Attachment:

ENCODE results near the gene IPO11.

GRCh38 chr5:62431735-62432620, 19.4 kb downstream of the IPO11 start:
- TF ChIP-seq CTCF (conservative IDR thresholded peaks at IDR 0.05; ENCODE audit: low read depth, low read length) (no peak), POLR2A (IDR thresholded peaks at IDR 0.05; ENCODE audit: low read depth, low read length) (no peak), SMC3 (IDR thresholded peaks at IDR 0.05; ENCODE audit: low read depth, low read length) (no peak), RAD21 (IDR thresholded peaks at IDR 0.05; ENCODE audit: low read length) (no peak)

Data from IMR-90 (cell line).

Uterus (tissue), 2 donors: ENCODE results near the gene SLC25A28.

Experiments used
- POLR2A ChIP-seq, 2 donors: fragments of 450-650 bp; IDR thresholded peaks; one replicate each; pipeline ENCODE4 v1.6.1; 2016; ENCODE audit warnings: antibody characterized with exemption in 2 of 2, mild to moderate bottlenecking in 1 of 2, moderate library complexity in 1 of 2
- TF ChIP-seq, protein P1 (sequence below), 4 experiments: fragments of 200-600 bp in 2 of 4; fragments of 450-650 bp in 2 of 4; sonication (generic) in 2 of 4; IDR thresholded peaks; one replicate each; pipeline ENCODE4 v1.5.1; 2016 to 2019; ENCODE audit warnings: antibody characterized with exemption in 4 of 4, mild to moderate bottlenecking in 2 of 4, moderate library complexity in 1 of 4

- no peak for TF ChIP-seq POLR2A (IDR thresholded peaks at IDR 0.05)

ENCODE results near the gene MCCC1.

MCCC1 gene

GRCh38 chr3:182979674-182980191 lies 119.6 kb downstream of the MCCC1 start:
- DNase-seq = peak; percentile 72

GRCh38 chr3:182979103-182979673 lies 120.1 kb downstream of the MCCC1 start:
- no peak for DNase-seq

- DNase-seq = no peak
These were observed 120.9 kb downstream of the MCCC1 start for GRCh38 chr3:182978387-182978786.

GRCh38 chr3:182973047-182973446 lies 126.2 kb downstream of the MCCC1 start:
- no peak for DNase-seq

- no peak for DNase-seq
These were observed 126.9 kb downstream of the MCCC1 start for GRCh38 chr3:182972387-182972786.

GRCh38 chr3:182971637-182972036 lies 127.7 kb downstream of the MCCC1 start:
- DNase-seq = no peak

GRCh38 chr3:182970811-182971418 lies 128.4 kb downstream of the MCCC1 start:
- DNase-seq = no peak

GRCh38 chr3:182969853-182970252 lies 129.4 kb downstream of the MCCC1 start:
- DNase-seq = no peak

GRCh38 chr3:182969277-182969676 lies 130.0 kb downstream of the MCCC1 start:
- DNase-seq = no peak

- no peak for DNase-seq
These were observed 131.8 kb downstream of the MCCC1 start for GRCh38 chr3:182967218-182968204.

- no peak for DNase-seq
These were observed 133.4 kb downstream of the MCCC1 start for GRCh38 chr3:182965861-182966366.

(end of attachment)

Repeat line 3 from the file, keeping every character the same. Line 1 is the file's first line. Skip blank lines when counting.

- TF ChIP-seq CTCF (conservative IDR thresholded peaks at IDR 0.05; ENCODE audit: low read depth, low read length) (no peak), POLR2A (IDR thresholded peaks at IDR 0.05; ENCODE audit: low read depth, low read length) (no peak), SMC3 (IDR thresholded peaks at IDR 0.05; ENCODE audit: low read depth, low read length) (no peak), RAD21 (IDR thresholded peaks at IDR 0.05; ENCODE audit: low read length) (no peak)